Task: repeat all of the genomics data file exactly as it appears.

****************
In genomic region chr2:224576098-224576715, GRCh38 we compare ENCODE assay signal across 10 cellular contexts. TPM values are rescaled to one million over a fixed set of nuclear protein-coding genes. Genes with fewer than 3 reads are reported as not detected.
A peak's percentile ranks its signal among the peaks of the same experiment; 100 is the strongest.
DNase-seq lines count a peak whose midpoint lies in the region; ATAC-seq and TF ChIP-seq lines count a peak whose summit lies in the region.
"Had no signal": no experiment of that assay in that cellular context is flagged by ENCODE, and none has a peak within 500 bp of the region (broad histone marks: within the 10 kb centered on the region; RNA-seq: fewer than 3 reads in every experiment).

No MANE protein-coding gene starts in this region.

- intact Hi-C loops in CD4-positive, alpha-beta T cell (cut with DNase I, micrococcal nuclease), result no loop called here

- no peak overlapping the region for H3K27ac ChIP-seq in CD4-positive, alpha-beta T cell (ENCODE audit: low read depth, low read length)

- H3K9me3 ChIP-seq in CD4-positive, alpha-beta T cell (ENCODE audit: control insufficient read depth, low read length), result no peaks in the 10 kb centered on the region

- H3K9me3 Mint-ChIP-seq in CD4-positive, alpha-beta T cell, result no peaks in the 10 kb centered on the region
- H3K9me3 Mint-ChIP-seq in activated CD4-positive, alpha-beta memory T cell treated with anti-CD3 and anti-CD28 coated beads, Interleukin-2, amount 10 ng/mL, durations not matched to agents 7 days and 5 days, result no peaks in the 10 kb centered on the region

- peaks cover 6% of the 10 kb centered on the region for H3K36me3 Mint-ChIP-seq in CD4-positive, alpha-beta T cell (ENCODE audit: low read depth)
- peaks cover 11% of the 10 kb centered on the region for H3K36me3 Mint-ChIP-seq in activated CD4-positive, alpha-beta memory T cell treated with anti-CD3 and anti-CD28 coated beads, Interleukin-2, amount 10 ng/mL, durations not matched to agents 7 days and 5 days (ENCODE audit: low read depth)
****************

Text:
In genomic region chr2:224576098-224576715, GRCh38 we compare ENCODE assay signal across 10 cellular contexts. TPM values are rescaled to one million over a fixed set of nuclear protein-coding genes. Genes with fewer than 3 reads are reported as not detected.
A peak's percentile ranks its signal among the peaks of the same experiment; 100 is the strongest.
DNase-seq lines count a peak whose midpoint lies in the region; ATAC-seq and TF ChIP-seq lines count a peak whose summit lies in the region.
"Had no signal": no experiment of that assay in that cellular context is flagged by ENCODE, and none has a peak within 500 bp of the region (broad histone marks: within the 10 kb centered on the region; RNA-seq: fewer than 3 reads in every experiment).

No MANE protein-coding gene starts in this region.

- intact Hi-C loops in CD4-positive, alpha-beta T cell (cut with DNase I, micrococcal nuclease), result no loop called here

- no peak overlapping the region for H3K27ac ChIP-seq in CD4-positive, alpha-beta T cell (ENCODE audit: low read depth, low read length)

- H3K9me3 ChIP-seq in CD4-positive, alpha-beta T cell (ENCODE audit: control insufficient read depth, low read length), result no peaks in the 10 kb centered on the region

- H3K9me3 Mint-ChIP-seq in CD4-positive, alpha-beta T cell, result no peaks in the 10 kb centered on the region
- H3K9me3 Mint-ChIP-seq in activated CD4-positive, alpha-beta memory T cell treated with anti-CD3 and anti-CD28 coated beads, Interleukin-2, amount 10 ng/mL, durations not matched to agents 7 days and 5 days, result no peaks in the 10 kb centered on the region

- peaks cover 6% of the 10 kb centered on the region for H3K36me3 Mint-ChIP-seq in CD4-positive, alpha-beta T cell (ENCODE audit: low read depth)
- peaks cover 11% of the 10 kb centered on the region for H3K36me3 Mint-ChIP-seq in activated CD4-positive, alpha-beta memory T cell treated with anti-CD3 and anti-CD28 coated beads, Interleukin-2, amount 10 ng/mL, durations not matched to agents 7 days and 5 days (ENCODE audit: low read depth)